Immersion blenders also are great for making homemade mayonnaise, hollandaise sauce, salad dressing, pesto or even whipped cream. However, one thing that was not recommended for immersion blenders were smoothies because the fruit and greens don’t break down far enough with this tool. So you can’t completely ditch your standard blender if you’re a smoothie drinker.
How do you clean an immersion blender?
Immersion blenders are deceivingly easy to clean and put away for the next use. Most have a button to press to release the blade. McManus said the best way to clean the blade is with a soapy sponge, then rinse and dry. The tool can be stored as one piece or with the blade and shaft separate.
What to look for in an immersion blender
When it’s time to buy an immersion blender for your kitchen there are a few things to consider:
- Price: Immersion blenders can be priced anywhere from $15 to more than $200. While price isn’t always the best indicator of quality, McManus suggests going for a mid-range option to give you the best quality for a reasonable budget.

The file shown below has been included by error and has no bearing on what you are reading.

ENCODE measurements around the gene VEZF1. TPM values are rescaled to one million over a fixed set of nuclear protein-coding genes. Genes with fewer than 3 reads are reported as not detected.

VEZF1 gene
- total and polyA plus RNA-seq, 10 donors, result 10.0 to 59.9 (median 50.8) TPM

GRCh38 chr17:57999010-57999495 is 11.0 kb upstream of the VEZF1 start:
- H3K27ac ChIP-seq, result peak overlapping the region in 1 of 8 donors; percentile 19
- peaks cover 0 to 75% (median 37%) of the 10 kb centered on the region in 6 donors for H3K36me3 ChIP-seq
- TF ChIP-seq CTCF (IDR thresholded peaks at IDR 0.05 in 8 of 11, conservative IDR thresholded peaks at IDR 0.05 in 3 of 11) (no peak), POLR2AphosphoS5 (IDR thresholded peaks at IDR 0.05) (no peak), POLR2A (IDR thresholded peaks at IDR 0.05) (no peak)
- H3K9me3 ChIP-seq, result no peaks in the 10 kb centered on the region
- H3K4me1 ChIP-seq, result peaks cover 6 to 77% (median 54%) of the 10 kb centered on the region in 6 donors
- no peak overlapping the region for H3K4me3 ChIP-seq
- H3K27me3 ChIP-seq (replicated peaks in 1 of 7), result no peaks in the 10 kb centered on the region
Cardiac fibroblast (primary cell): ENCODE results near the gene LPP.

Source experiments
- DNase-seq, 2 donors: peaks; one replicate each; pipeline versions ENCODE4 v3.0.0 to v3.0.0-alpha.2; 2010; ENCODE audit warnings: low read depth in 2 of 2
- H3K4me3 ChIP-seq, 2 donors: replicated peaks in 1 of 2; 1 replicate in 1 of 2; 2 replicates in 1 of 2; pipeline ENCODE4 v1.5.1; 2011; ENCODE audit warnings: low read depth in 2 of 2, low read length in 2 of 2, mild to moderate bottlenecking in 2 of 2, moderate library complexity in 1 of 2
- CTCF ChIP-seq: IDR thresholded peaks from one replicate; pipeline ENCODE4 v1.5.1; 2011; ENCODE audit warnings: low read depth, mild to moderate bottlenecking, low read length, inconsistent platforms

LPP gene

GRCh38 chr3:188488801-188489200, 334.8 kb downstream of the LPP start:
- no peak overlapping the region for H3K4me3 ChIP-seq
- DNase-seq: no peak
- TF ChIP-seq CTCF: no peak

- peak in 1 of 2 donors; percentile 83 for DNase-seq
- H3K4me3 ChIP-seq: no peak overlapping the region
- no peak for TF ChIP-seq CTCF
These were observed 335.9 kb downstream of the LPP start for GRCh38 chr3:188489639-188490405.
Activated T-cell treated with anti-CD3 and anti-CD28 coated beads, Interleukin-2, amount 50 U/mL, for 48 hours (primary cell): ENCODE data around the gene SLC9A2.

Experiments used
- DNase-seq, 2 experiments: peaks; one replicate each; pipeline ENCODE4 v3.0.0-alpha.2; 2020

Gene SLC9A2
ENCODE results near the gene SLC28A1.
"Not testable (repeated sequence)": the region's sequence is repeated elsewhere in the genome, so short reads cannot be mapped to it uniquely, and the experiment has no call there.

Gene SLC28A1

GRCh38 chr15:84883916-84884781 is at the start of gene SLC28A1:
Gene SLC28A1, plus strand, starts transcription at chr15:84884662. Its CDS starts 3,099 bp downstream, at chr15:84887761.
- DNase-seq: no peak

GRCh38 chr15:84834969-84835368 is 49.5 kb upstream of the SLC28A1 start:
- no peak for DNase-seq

- Style: There’s not much difference among immersion blenders except for how fast they can go and if there are buttons or dials for the speed control. McManus prefers buttons instead of dials. There’s also no need to get blenders with an excessive amount of speed options — high and low are fine.
- Size: McManus says to look for an immersion blender that is light and slim. Also, try to find one that can be controlled by just one of your hands. If it doesn’t fit comfortably in your hand, then it will be hard to operate and control when blending.
- Cleaning: McManus said, “We really prefer the ease of cleaning the detachable blade, so you’re not potentially dropping a whole electric appliance in the water.”
Best immersion blenders
MultiQuick 5 MQ505 2-Speed Black Immersion Blender with Beaker and Whisk
MultiQuick 5 MQ505 2-Speed Black Immersion Blender with Beaker and Whisk $59.95 at Home Depot
This is the number one pick from America’s Test Kitchen. It gained high marks for the affordable price, grippy body and ease of moving from task to task.